Thursday, November 18, 2021

What I've Been Watching


I don’t keep track of all the movies I watch like I used to. Part of this is because, now that I’m retired, I watch a lot more movies. I don’t want it to become a task, so, in the immortal words of Ray “Bones” Barboni, I say “Fuck that.” Another part, somewhat related, is that since retired people can do whatever they want, keeping track of every movie I see is not something I particularly want to do. Again quoting Mr. Barboni, I say “Fuck that, too.”


I have seen some things recently that are worthy of comment, and what else are blogs good for if not to bore your friends with your personal opinions?


Cheers. We’re into Season 5 and loving every episode. I’d seen just about all of them when they originally aired, but it’s a delight to go back and see how good this show was through more experienced eyes. I’ve always been a Ted Danson fan, but watching him now, knowing what subtle things to look for, is fascinating. The same applies on a somewhat lesser level to George Wendt. Season 4 is when they made the transition from Coach to Woody, and it’s great fun to see Woody Harrelson get his start, knowing where his career goes from here. The humor holds up well, though some of the attitudes would not pass muster in today’s culture.


Killing Them Softly (2012) Based on George V. Higgins’s novel Cogan’s Trade, an unorthodox but highly effective look at life in the underworld. It appears no one outside the crime fiction community cared for this dialog-heavy, character driven adaptation, but that’s okay. (It’s Higgins, dumbasses; what did you expect?) Brad Pitt and James Gandolfini are perfect, and director Andrew Dominik knew how much of Higgins’s book to leave alone. Highly recommended.


Cellular (2004) I don’t post unflattering book reviews, but I will for movies. Why the difference? Books have a hard enough time getting traction as it is. Dozens of people vet movies before they get made, and have millions of dollars invested in them. When such a deeply flawed system produces a true stinker, it’s only fair to point it out, as a warning to others that this is dog shit, don’t get any in your eyes. In Cellular, a wholly implausible premise works its way through enough holes for not just a golf course, but a whole resort. We watched it because we’re Jason Statham fans, but he’s not in it much. Even when he is, he has shit material.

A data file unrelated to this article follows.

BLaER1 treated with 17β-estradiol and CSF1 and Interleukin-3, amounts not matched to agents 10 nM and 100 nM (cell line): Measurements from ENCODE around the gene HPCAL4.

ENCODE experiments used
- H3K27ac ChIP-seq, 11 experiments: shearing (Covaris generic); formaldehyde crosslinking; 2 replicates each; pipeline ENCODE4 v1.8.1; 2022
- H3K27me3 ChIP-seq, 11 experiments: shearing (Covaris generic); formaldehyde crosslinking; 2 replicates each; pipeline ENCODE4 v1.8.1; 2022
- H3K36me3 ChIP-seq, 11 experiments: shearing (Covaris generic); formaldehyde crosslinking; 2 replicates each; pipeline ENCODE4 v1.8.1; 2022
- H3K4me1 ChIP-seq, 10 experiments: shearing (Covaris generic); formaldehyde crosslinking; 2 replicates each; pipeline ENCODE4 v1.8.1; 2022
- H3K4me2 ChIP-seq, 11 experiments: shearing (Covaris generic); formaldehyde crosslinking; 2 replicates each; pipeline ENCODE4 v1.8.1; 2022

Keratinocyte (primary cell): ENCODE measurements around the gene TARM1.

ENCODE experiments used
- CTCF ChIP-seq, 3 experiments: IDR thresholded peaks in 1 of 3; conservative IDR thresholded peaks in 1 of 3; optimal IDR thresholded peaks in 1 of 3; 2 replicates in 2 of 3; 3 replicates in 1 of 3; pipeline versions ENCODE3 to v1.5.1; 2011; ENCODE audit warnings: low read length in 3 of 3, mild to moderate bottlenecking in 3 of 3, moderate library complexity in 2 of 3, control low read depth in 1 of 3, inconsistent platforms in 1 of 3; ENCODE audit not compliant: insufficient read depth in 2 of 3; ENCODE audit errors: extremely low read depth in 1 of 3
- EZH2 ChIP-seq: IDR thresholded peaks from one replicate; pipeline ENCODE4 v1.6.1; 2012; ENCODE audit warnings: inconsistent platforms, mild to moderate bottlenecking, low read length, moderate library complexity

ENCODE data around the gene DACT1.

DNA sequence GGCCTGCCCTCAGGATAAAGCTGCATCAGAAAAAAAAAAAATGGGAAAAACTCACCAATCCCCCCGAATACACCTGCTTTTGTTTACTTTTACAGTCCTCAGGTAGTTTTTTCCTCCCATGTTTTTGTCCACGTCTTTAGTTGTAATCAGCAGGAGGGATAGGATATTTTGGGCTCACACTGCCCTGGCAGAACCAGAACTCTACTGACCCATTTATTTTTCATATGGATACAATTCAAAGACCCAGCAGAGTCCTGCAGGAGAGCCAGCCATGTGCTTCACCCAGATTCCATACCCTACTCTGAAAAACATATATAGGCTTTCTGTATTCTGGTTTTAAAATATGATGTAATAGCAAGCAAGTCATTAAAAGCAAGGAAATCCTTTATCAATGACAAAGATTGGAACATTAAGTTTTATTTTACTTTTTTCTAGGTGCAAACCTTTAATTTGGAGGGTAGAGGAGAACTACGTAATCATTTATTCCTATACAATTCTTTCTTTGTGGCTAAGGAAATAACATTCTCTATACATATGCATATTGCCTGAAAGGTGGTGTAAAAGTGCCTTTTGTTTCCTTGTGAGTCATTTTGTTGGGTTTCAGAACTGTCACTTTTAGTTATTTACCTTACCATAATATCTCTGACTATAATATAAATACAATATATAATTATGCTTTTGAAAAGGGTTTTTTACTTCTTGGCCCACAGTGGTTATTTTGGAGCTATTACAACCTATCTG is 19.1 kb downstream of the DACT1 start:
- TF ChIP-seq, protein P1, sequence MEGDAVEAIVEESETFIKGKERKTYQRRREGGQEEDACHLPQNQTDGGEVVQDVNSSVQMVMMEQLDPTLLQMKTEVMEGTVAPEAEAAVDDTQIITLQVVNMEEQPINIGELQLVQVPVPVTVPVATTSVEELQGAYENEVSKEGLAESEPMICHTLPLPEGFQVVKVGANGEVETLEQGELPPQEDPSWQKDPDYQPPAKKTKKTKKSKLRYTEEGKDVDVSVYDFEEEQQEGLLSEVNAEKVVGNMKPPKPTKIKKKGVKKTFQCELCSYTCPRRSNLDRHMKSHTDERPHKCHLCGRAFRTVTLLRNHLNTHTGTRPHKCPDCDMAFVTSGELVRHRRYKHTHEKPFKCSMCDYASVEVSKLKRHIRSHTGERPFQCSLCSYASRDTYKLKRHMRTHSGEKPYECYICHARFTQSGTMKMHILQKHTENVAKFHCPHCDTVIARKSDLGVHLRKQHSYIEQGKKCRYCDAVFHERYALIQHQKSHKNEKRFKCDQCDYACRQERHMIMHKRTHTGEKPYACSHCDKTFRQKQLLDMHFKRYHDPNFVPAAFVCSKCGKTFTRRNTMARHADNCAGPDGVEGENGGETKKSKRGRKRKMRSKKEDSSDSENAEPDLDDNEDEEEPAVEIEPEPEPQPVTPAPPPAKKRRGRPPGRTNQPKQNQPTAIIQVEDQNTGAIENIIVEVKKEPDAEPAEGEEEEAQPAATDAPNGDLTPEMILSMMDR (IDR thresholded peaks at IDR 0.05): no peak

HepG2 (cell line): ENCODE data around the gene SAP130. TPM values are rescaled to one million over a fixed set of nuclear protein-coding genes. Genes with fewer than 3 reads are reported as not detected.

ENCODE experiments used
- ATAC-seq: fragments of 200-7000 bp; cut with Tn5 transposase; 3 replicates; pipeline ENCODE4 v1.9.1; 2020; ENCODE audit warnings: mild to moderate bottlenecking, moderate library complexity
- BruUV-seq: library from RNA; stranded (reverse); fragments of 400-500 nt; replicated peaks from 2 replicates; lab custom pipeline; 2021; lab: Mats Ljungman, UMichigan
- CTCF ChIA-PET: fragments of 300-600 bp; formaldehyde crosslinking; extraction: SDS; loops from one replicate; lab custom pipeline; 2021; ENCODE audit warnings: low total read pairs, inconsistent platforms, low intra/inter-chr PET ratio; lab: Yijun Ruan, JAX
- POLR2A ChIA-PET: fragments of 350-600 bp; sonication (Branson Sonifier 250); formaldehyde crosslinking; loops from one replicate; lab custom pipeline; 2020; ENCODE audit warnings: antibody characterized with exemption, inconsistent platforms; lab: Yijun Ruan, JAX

The Bank Job (2008) I dumped on Jason Statham above, so it’s only fair I point out a movie that surprised me in a positive way. Based on a true story, The Bank Job has Statham front and center as the brains behind a complicated bank robbery that is not what it appears, even to the robbers. A highly entertaining film all around.


Official Secrets (2019) Keira Knightley stars as a young MI6 prole who stumbles onto an email that incriminates the American and British governments in blackmailing foreign UN ambassadors on the Security Council into voting for the 2003 war in Iraq. Based on actual events, it’s a chilling story of individual courage, the lengths governments will go to save face, and how even elected officials occasionally buck what’s good for their careers to help a constituent.


Goodfellas (1990) The memories of a few scenes are so strong from this film it’s sometimes easy to forget how great it is. (“Get your shine box.” “You think I’m funny?” “Fuck you, pay me.”) The only real criticism I’ve heard of this film is that it glamorizes mob life, but that overlooks the fact director Martin Scorsese tells the story through the eyes of Henry Hill (Ray Liotta), whose sole ambition in life was to be a gangster. The more he sees how things work, and the deeper he’s involved, the more the glamor wears away until everything falls apart in the end. Scorsese doesn’t hit you over the head with it, but the ultimate message here is these guys all end up either in prison or dead. In anticipation of the reasonable question, “Did Henry Hill really look at the mob that way?” read the sequel to Nicholas Pileggi’s Wiseguy, Gangsters and Goodfellas, written by Hill himself to describe his life in witness protection. A bigger piece of shit than Henry Hill would be difficult to find.


The Many Saints of Newark (2021) I don’t know that it’s a bad movie, but anything that hangs its rep so closely to The Sopranos should have been much better than this.

1 comment:

pattinase (abbott) said...

I remember being so surprised at my enjoyment of OFFICIAL SECRETS>